It was going to take something extraordinary to halt the St. Joseph boys soccer team’s historic run in the state tournament, and Ellington High’s Bailey Bassett did just that in the Class M semifinal match at Municipal Stadium in Waterbury on Monday night.

The Knights’ keeper, Bassett made a pair of crowd-rousing saves to keep coach Steve Waizenegger’s Cadets off the scoreboard before Ellington’s Ryan Sherba poked in the lone goal with 8:31 remaining to give No. 8 Ellington a 1-0 victory over No. 29 St. Joseph.

“These kids are going to hurt for a day or two, and they’re going to be kids again,” Waizenegger said. “But they accomplished something at this school that nobody’s done in 26 years.”

Ellington (15-3-2) will play No. 11 Tolland High (14-5-1) for the title on Saturday. It lost to Suffield a year ago in the championship match.

St. Joseph (9-9-2) had defeated three straight higher-seeded opponents and once again played at a high level.

Matthew Reis twice had chances to break the scoreless tie, only to be turned aside by Bassett, who made five saves and posted his third shutout in states.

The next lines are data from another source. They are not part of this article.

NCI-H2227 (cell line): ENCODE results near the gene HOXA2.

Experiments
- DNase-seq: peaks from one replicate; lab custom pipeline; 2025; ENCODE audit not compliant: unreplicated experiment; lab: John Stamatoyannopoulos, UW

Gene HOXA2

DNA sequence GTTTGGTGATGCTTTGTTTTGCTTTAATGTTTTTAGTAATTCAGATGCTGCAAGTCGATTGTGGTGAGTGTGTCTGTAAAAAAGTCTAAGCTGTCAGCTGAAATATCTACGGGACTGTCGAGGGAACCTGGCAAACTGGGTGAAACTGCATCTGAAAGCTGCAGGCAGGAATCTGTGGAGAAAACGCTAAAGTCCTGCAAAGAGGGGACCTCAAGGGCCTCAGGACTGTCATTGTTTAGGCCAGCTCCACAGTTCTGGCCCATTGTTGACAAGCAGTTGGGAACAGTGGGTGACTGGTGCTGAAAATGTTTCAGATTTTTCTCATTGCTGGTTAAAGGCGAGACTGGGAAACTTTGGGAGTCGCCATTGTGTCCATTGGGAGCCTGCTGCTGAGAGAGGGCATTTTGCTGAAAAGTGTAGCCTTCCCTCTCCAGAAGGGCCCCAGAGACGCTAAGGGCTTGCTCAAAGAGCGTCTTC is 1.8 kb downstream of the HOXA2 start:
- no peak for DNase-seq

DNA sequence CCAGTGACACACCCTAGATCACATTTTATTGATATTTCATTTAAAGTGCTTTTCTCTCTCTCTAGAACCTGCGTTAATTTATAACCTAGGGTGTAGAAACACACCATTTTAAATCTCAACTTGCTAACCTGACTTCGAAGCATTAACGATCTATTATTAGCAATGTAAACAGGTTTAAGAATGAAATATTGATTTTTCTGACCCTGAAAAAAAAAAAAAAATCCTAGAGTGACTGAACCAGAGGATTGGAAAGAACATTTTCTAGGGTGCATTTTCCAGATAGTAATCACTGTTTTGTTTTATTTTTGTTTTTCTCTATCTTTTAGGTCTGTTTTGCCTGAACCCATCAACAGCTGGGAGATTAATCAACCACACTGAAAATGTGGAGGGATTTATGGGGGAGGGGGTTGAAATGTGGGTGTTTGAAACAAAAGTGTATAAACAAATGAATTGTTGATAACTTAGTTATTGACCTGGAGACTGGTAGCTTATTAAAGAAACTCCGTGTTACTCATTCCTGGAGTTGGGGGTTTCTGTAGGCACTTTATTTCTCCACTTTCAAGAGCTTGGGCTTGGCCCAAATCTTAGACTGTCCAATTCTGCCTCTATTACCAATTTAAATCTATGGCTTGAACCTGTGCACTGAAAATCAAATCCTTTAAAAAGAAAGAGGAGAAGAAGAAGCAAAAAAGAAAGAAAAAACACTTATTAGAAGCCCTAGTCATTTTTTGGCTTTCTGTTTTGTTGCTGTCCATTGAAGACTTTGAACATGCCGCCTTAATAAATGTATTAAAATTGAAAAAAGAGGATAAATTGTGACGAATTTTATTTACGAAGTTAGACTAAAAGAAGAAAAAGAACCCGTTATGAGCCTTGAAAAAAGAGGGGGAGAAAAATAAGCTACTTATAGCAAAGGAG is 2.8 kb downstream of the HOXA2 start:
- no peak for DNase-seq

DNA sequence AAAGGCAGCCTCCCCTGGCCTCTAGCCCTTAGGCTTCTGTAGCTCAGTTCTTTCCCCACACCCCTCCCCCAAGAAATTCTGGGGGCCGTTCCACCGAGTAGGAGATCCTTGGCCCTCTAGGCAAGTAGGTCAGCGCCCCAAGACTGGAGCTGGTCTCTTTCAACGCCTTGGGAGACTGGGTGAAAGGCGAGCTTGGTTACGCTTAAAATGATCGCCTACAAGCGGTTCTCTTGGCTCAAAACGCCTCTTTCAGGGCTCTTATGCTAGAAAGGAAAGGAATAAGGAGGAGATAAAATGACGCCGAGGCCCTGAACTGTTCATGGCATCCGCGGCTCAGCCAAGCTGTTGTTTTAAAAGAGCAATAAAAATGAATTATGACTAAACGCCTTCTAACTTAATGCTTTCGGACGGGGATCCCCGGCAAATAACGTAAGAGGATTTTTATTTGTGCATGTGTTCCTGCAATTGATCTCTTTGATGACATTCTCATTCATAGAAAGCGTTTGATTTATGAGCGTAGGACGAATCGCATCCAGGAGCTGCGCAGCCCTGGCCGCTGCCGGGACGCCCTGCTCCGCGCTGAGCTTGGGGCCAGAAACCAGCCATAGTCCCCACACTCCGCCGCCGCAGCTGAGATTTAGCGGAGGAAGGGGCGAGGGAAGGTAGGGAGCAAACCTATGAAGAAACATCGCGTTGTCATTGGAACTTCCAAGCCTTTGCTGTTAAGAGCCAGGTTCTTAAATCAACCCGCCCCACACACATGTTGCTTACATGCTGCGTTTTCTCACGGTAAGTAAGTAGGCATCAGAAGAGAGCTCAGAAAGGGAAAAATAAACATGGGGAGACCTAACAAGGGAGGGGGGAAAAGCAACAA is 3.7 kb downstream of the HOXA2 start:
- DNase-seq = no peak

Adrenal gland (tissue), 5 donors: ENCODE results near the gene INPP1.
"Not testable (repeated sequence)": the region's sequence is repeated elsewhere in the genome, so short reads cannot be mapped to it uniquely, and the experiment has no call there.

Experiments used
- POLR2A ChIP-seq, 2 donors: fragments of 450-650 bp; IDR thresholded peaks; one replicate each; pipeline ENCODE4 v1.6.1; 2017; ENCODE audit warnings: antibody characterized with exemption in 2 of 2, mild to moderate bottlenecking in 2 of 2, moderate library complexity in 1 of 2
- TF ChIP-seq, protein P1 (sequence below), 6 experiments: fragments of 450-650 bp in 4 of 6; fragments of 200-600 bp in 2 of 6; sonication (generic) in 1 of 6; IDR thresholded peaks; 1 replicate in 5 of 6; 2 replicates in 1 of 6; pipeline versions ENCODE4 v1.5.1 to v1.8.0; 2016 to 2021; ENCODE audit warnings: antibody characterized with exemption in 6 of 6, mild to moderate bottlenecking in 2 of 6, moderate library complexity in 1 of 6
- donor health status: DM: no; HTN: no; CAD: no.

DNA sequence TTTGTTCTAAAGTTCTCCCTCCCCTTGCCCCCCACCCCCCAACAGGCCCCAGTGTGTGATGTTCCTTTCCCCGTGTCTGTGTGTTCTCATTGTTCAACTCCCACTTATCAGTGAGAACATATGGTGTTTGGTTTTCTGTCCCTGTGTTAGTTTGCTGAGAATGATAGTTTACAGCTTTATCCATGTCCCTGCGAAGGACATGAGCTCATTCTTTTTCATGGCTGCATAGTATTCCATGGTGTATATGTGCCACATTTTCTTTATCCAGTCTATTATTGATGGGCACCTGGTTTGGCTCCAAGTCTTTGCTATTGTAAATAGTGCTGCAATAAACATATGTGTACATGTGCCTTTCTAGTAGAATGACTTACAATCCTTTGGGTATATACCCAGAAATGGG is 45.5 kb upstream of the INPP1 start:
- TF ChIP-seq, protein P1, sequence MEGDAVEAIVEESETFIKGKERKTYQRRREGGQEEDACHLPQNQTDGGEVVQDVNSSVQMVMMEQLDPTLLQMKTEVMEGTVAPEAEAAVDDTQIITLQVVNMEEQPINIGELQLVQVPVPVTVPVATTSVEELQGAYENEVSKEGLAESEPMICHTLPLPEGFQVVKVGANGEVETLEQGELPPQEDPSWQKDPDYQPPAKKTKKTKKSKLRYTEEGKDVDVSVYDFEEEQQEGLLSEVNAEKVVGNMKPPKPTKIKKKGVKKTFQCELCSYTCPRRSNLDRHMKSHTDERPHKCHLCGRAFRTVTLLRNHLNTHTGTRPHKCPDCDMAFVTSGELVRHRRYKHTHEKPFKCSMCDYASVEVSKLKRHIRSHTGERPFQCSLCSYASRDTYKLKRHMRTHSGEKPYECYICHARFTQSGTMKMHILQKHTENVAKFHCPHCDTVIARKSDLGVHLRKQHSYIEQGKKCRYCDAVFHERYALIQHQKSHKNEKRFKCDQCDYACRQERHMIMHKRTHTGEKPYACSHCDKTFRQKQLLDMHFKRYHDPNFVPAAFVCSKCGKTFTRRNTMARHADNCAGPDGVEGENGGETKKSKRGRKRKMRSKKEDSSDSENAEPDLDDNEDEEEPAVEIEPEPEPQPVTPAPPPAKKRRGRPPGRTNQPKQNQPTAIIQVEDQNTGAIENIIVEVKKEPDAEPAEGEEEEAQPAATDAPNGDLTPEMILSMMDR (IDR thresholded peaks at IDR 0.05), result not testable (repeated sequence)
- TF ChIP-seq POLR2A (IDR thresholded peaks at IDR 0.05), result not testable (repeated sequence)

The Cadets’ Joseph Lucy made five saves, four of the how-did-he-do-that variety.

Including in that group was a stop on James Costanzo, who had leaped over a defender’s leg and unleashed a low liner. Lucy moved to his left to deflect the shot and dove to collect it. That’s when Sherba slid in to tap in what was ruled a loose ball near the post.

“It didn’t end the way we wanted,” Waizenegger said. “But, they’re very strong. I told them to go win it (the title). They played to their strengths, and we had chances.”

Led by strong play in the middle of the field from Brian McBride, Brandon Rua, Dante Alberti and Christian Barroso, the Cadets slowed the high-powered Knights, a group that had both a height and bulk advantage.

Frank Perez, Brendan Derleth, Jacob Krasznai and Joey Martino were tasked with keeping the area in front of Lucy clear of runners.

Reis, Kirk Beddoe, Anthony Leonardi and Peter Silano helped mark up and earn four corner chances to one for Ellington.

“We played magnificently from our seed,” Waizenegger said. “You play in the FCIAC and you make it to the state semifinals, it says a lot about the character of these kids.

“We played three magnificient games and deserved to be here. These players are deserving of everything they’ve accomplished.”